Jem lost sight of her other classmates as their androids led them in different directions. She followed SimOne, occasionally glancing back to confirm that Kir tagged along. Together, they walked into a spiral galaxy as massive as a storefront display on Coronation Avenue. The lights that swirled tightly around them spun apart as the simulation’s central command system reversed the effects of space condensation. The faint gleam of the small star closest to them expanded into a large yellow star the size of the SIM-709 classroom. Planets churned into existence seemingly out of nothing, although in reality, they were merely emerging from the unpacking of the space-time continuum.

SimOne stopped on the outer edges of the star system. “We are here.”

For all its apparent size, Jem knew that the star system was tiny. She had personally traveled through star systems with four times as many planets and accompanying satellites.

Kir, however, looked impressed. “Are we supposed to manage the entire star system?”

“No, just the third planet.” SimOne stepped past the much larger planets whirling in elliptic orbits around their yellow star and pointed to a small planet the size of a human head. “Identification number 280-934-6253-4726-349573.”

Their assigned planet was less impressive than the star system. The planet’s surface was covered in water, except for a single, large landmass. Jem ground her teeth. They were starting out with nothing.

The professor’s voice spoke again. “All right, the androids confirm you’ve all arrived at your planets, so let’s get started. First, your android is your team’s interface with the simulation’s central command system. The androids will execute the orders you give. Of course, you can also directly manipulate the planet. The planets are real, as are the things on them, so please be very careful. As I’m sure you’re aware, this is a multi-year project. SIM-709 had its inaugural class last year, and those students set things in motion. They determined the laws controlling the universe—you have no idea how long those discussions took—and then each team was assigned a planet to manage. Your android has access to records of the decisions the teams made. I recommend you take the time to review the records.”

The professor paused briefly. “Adan Treb has a question: can we make different decisions? The short answer is ‘yes.’ The longer answer is, ‘this is your world.’ You’re making the decisions now. Within the constraints set by the greater rules of the game, the universe, you can make any decision you want. Just remember that it is a multi-year game. You’d want to have something—preferably alive—to hand off to the next team. By the end of the year, I’d like you to come up with something to call your planet other than its assigned identification number. Any other questions?”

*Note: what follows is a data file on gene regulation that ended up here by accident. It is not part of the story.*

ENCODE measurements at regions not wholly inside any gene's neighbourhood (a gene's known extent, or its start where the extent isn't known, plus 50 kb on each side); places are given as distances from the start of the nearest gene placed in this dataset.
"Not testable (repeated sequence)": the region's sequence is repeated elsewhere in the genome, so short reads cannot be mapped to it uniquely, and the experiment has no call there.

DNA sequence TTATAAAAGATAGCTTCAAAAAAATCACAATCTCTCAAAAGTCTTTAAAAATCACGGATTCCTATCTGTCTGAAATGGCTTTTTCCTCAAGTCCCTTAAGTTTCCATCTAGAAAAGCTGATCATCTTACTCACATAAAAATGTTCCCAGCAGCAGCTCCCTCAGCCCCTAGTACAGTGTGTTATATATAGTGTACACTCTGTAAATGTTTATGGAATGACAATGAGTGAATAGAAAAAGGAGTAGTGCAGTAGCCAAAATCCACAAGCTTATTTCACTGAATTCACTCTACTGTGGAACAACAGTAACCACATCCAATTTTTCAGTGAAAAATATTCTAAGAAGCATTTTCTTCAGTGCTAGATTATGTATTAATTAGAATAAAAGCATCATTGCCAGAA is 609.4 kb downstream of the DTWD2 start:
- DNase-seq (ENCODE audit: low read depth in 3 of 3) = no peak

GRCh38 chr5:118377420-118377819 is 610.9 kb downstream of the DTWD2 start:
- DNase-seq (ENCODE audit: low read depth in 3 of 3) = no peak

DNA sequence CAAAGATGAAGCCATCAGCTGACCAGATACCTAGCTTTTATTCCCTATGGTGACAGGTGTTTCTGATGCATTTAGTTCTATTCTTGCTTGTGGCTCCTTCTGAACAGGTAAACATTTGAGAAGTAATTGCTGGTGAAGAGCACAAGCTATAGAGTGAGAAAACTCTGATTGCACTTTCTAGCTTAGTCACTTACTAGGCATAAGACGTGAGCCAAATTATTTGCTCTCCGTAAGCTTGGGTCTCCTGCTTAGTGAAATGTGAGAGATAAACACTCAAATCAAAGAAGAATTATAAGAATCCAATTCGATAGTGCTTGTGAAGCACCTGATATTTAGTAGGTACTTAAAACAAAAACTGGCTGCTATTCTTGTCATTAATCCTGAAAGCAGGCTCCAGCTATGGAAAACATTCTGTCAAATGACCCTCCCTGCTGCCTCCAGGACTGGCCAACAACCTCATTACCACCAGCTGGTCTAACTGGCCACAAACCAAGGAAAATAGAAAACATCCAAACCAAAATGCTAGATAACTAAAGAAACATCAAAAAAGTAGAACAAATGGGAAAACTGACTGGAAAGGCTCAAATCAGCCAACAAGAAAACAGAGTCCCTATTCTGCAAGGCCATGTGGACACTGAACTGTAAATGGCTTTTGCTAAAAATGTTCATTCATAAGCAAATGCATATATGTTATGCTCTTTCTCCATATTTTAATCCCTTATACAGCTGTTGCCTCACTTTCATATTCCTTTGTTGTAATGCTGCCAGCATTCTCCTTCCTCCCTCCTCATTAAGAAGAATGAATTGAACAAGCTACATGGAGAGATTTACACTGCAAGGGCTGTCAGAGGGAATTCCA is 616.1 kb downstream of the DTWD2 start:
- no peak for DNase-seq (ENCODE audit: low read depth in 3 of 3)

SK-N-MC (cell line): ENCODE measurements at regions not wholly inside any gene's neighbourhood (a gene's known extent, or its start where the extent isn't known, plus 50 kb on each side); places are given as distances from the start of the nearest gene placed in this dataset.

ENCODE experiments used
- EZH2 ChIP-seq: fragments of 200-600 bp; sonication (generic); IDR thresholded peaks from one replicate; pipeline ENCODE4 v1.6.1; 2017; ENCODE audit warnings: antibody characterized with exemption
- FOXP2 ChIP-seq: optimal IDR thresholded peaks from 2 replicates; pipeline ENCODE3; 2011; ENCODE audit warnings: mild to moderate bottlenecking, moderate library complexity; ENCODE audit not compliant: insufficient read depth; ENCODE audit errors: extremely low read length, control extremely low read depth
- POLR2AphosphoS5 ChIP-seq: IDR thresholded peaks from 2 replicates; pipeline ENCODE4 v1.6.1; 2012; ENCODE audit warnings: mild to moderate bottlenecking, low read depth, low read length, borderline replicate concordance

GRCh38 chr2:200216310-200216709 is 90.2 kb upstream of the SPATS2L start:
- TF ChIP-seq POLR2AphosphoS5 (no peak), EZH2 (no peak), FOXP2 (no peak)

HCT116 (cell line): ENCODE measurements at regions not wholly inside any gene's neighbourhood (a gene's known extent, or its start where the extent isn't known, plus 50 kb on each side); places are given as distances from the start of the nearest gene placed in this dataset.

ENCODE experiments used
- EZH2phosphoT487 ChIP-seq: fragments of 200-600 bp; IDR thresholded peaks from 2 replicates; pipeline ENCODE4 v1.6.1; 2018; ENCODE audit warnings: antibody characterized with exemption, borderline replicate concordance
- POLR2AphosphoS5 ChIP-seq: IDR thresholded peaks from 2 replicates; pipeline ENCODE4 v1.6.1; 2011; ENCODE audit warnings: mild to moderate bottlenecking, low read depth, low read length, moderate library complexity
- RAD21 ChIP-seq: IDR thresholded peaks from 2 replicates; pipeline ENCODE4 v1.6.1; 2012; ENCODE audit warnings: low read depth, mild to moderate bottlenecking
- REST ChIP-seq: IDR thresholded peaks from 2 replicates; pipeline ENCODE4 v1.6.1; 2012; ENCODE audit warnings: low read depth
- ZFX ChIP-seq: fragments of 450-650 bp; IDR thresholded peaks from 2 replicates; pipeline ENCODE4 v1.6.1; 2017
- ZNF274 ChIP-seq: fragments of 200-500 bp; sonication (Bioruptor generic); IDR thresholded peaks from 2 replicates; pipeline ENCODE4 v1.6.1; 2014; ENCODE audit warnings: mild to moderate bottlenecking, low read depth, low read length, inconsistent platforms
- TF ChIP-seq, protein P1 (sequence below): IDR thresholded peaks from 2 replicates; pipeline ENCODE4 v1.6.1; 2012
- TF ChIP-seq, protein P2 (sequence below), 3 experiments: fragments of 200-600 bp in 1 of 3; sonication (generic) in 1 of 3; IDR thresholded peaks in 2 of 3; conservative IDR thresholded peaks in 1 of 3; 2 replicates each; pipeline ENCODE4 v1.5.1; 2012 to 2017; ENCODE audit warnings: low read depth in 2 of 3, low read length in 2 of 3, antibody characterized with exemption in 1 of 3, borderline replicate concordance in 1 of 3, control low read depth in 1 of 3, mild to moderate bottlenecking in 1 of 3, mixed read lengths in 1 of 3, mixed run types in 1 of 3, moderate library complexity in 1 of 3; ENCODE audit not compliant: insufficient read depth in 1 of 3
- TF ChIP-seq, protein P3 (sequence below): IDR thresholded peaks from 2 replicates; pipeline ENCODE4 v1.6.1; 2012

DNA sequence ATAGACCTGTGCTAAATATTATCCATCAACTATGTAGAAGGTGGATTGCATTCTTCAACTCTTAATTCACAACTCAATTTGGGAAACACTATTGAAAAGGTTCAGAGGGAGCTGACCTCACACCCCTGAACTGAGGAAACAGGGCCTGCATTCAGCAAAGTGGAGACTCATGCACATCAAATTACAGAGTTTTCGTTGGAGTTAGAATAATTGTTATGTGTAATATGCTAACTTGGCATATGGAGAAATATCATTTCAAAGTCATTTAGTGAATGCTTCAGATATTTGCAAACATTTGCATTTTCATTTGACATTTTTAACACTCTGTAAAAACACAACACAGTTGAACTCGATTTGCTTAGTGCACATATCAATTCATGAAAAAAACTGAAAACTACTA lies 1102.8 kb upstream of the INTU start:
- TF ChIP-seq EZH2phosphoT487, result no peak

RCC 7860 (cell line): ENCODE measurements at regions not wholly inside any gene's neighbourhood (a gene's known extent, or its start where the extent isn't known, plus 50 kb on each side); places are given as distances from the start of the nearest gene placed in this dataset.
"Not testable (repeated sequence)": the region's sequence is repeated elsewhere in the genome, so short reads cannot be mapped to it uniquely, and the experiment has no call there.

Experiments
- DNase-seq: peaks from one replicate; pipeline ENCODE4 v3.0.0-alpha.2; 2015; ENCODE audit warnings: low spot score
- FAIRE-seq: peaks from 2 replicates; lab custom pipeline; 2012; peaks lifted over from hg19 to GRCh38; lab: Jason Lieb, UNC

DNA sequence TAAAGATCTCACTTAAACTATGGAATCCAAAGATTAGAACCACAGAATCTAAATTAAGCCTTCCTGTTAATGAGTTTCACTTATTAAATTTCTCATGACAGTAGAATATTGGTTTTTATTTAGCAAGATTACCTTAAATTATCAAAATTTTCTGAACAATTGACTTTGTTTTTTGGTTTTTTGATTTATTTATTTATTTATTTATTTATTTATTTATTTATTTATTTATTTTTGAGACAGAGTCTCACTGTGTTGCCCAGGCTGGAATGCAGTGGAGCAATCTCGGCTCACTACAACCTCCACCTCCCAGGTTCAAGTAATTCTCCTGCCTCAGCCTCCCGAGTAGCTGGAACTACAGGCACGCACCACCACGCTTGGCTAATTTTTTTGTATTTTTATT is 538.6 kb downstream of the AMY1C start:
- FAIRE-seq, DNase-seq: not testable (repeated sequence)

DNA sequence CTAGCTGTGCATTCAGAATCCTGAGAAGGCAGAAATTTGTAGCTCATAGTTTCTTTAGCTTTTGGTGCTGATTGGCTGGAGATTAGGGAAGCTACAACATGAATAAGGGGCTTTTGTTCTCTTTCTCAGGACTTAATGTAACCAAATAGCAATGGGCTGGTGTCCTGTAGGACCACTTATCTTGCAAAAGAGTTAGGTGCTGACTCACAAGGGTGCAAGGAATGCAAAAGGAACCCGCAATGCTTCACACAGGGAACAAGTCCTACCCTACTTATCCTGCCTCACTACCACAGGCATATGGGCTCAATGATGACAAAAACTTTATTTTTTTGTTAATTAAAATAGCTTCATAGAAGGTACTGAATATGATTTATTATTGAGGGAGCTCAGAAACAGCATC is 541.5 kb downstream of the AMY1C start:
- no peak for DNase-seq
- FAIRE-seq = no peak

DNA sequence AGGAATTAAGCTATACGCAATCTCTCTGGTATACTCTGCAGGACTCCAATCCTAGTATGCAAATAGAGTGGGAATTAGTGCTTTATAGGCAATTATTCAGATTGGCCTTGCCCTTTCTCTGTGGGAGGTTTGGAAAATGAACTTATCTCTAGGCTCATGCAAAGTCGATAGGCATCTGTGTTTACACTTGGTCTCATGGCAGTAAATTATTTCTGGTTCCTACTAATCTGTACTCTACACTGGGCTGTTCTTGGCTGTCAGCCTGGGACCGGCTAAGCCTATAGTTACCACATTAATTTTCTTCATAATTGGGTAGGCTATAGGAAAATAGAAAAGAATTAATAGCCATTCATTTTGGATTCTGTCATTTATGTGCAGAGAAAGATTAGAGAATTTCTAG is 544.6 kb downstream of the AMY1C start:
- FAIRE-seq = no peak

“Can you please explain the rules or goals around the competition?” Jem asked.

There was a barely perceptible lag as SimOne conveyed the question to the central command system, which passed it on to the professor. “Jem Moran had a question about the goal of the competition. It’s both simple and incredibly difficult. Create a world worth living in. You were selected for your depth of knowledge in specific fields or breadth across many fields of study. SIM-709 is where it all comes together—physics, chemistry, biology, geology, mathematics, sociology, philosophy, psychology, the fine arts. The judges are professors from the university as well as experts and leaders in industry. They’ll review your progress throughout the year, and the winners will be announced at the commencement ceremony. Other questions?”


“One more thing,” the professor said. “You can directly manipulate your planet, but not other planetary systems or interstellar objects. Put simply, in the event of a planetary war, you cannot stand in front of your planet and swat away alien spaceships. This simulation isn’t a test of your reflexes, though you may think it is. It’s a test of your planetary management skills. All interactions with other planets must be conducted indirectly through the life forms on your own planets, the managers of the other planets, or the central command system. Don’t bother trying to get around that particular rule. The central command system will not permit it.”

Jem rolled her eyes. It was a relief to know that no other team would be able to spin her planet out of orbit and into the yellow star.